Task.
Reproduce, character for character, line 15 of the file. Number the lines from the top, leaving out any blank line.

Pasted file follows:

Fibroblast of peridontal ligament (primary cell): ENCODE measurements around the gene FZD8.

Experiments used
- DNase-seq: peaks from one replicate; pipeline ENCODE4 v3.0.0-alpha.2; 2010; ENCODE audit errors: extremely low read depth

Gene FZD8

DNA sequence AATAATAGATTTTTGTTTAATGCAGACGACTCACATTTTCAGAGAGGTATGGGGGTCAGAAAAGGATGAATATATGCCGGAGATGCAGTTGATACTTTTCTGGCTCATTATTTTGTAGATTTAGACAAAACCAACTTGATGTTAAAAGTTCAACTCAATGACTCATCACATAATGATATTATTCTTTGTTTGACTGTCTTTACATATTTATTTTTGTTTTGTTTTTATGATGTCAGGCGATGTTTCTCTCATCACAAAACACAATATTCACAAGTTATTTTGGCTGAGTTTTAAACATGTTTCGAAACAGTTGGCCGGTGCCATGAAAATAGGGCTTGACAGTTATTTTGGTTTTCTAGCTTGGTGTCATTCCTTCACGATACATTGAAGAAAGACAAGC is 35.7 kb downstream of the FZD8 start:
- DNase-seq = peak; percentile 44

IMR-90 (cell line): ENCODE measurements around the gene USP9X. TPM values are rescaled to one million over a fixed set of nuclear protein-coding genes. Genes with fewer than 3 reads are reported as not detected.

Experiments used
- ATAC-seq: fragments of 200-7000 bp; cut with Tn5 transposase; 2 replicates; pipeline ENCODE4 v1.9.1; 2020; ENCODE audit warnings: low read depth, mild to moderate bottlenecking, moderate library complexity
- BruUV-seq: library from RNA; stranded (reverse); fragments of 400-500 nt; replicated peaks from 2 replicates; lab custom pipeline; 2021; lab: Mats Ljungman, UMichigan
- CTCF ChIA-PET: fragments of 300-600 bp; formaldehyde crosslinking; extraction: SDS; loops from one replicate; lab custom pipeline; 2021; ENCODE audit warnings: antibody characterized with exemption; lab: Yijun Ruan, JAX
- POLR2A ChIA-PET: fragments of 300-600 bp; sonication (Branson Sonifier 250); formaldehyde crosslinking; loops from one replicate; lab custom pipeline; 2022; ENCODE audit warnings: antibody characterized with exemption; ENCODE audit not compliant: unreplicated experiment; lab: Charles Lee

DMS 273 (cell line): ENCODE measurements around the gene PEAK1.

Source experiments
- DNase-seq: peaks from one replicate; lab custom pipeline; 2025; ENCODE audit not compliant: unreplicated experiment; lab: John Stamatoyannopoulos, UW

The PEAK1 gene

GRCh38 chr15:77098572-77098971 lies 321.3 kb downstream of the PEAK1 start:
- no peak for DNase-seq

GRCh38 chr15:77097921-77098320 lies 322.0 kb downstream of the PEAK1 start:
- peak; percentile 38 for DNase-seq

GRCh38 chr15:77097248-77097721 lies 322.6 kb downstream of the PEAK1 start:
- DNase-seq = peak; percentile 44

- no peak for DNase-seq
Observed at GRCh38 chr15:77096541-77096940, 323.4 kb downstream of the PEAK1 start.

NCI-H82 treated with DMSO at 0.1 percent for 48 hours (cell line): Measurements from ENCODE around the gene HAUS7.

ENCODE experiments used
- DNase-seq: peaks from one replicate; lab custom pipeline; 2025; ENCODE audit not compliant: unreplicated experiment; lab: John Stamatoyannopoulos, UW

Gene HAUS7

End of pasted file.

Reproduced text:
- DNase-seq: peaks from one replicate; lab custom pipeline; 2025; ENCODE audit not compliant: unreplicated experiment; lab: John Stamatoyannopoulos, UW